Mindful Eating and Eating Disorder Recovery

A mindful approach to eating is something that can be learned and can be an invaluable tool for transforming someone’s relationship with food for the better…

The word mindfulness is now well known, and in Jon Kabat-Zinn’s words, it can essentially be summarised as “paying attention in a particular way, on purpose, in the present moment, and non judgmentally”.


So what does a mindful approach mean in relation to eating?

Eating is one of the most basic and fundamental things that people do, hopefully both out of necessity and enjoyment. However nowadays, whether someone has an eating disorder or not, it can be very easy to eat in automatic pilot mode, be it due to lack of time, stress, unhealthy dieting or simply the fact that food is generally abundant and available all around us most of the time.

Eating mindfully means eating with purpose and presence, with intention and attention. The purpose/intention of doing something good and enjoyable for yourself, and the presence/attention to be aware of how your body and mind are experiencing it. But this process starts even before you sit down in front of your plate. It starts with being aware of why you want to eat.

Am I eating because I am hungry? Because “it’s lunch time”? Because there is an uncomfortable emotion that I am trying to avoid? Because it is a nice way to enjoy sharing time with someone?

When you are preparing your food, notice the aromas, temperature, colours, shapes: what ingredients can I identify? How does it feel as I stir the meat, knead the dough, roll the pastry or chop the vegetables?

Once you are in front of your food, start experiencing it with attention through your other senses: what flavours am I experiencing on the tongue? How does the texture feel in my mouth? What other physical sensations am I noticing?

While you are experiencing this physical aspect of the food, ask yourself: What am I thinking? Am I emotionally engaging with what I am thinking, or am I observing the thoughts in an objective, non judgemental manner?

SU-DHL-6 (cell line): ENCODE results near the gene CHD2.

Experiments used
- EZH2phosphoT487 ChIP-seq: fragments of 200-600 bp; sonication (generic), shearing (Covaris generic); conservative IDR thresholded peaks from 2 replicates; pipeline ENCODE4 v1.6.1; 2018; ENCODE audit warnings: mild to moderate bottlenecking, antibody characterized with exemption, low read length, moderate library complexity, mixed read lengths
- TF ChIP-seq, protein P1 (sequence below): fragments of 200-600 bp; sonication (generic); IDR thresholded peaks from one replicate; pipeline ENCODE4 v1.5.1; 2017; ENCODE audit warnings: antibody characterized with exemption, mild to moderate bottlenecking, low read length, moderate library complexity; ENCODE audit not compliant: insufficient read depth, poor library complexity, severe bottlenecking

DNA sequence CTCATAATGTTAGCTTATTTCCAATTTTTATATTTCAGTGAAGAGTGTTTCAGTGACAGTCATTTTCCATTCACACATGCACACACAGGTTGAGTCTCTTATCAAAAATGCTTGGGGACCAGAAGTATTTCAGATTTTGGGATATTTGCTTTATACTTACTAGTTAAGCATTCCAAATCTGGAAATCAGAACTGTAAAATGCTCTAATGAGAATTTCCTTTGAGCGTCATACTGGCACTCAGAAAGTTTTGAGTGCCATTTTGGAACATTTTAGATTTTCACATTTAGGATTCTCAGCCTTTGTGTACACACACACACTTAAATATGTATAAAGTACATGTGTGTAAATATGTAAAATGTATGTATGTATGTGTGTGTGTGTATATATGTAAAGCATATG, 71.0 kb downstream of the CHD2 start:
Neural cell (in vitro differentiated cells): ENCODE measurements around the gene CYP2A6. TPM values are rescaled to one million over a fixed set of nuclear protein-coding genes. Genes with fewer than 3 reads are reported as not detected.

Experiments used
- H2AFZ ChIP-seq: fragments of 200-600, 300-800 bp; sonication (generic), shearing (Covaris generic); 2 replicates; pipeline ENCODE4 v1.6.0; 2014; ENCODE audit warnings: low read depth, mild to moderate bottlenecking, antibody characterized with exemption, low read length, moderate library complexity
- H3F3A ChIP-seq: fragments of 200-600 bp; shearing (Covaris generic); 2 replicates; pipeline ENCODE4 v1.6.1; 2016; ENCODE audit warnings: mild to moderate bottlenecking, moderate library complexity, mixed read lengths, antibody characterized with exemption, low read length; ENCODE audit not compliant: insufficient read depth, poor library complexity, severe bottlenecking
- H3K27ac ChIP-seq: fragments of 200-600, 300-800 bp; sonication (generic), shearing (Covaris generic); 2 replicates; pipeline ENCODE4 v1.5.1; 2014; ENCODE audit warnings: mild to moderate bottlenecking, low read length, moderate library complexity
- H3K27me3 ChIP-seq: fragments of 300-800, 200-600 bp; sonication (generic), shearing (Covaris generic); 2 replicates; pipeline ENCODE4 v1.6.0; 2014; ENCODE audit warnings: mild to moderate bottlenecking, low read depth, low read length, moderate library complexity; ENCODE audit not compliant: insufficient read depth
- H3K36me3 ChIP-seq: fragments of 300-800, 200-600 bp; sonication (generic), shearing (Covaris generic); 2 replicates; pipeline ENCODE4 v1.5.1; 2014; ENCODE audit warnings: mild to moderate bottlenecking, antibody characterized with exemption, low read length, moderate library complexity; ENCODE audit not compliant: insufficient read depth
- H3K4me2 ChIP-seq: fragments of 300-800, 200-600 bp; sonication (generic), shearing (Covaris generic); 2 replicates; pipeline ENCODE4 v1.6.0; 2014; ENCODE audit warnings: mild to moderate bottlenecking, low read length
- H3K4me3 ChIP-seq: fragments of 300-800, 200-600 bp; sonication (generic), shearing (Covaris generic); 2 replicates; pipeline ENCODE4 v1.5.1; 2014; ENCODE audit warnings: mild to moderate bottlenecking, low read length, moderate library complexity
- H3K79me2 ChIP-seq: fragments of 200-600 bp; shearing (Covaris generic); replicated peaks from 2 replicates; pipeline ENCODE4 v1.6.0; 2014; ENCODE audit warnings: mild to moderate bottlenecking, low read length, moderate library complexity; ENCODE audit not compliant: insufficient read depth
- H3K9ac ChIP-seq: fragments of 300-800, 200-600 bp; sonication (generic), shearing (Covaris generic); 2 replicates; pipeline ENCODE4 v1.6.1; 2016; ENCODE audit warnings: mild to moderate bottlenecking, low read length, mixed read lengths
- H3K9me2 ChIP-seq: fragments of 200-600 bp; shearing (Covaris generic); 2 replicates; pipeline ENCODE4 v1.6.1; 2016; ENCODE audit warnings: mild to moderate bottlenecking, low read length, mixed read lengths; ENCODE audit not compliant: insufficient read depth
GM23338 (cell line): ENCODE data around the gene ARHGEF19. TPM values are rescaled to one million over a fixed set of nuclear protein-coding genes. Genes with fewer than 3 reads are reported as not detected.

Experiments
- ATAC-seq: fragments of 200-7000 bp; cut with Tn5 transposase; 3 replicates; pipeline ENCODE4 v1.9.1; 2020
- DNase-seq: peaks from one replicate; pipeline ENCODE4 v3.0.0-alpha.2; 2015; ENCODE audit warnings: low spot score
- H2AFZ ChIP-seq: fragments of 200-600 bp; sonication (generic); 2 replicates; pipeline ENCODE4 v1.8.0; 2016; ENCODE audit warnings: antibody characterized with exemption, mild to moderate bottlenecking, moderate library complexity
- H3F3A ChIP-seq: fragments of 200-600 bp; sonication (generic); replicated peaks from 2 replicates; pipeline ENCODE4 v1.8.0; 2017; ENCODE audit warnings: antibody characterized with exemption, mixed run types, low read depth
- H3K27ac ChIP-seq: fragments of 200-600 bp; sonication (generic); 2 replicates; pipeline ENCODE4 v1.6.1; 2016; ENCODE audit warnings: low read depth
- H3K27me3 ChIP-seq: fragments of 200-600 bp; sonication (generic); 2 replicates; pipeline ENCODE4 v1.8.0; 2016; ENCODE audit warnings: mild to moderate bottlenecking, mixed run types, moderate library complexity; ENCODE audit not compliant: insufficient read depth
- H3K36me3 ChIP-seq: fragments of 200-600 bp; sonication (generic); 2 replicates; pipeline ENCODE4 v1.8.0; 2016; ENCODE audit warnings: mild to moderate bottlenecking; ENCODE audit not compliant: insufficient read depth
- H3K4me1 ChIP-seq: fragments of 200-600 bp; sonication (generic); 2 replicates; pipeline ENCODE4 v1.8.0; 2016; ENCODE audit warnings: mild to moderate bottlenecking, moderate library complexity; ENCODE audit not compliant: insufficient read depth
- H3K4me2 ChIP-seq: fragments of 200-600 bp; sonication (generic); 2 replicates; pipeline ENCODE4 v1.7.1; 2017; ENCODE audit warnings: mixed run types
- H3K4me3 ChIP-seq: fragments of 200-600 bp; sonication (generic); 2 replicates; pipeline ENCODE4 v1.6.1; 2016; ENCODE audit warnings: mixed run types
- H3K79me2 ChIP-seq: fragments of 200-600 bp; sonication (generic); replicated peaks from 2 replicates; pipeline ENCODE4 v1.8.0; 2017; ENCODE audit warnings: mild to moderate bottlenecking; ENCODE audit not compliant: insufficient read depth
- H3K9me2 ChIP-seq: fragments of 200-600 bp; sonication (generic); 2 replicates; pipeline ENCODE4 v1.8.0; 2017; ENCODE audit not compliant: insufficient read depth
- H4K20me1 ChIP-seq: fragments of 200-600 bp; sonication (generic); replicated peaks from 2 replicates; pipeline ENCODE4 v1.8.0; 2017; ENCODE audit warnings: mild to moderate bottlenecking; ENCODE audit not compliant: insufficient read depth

Learning to eat mindfully can take some practice but reaps rewards.

Here are 5 reasons we encourage mindful eating:

  • It is a powerful way of getting back in touch with your physical and emotional cues so you can more easily recognise when you are hungry or full. As you reconnect with these feelings, you can begin to identify and communicate what you need and want which gives you a sense of purpose, direction and achievement that can so often feel like it’s been taken away by your eating disorder.
  • It helps you to become more aware of how you feel about food, as well as reminding yourself of what foods you do like and don’t like, and empowering you to make food choices from a healthy place either because you want to nourish yourself or because you just want to really enjoy it to the full. It puts you back in control, rather than your eating disorder – over time, improving your relationship with food and encouraging you to trust yourself more.
  • It heightens your senses which can be nurturing. When you feel like you are battling with so much in your head, bringing your attention back to what you can see, hear, smell, taste and touch helps us to feel comforted.
  • It promotes gratitude. In the depths of illness it can be hard to find any ray of light, but as you begin to appreciate each bite and how food helps your mind and body, providing you with energy to keep going on your recovery journey, it begins to feel a little bit easier each time.
  • It helps you to live in the present and slow down. We all lead such busy lives and can forget that pausing and investing that time in ourselves and our healing can be the most rewarding. From here, you can apply your mindful eating techniques to other parts of your life, making you more aware throughout the day, helping you to find peace gradually.


If you or a loved one may be suffering with an eating disorder, body dysmorphia, trauma, anxiety or depression we are here to help. Reach out to our friendly advice team today.

Posted in , by The Recover Clinic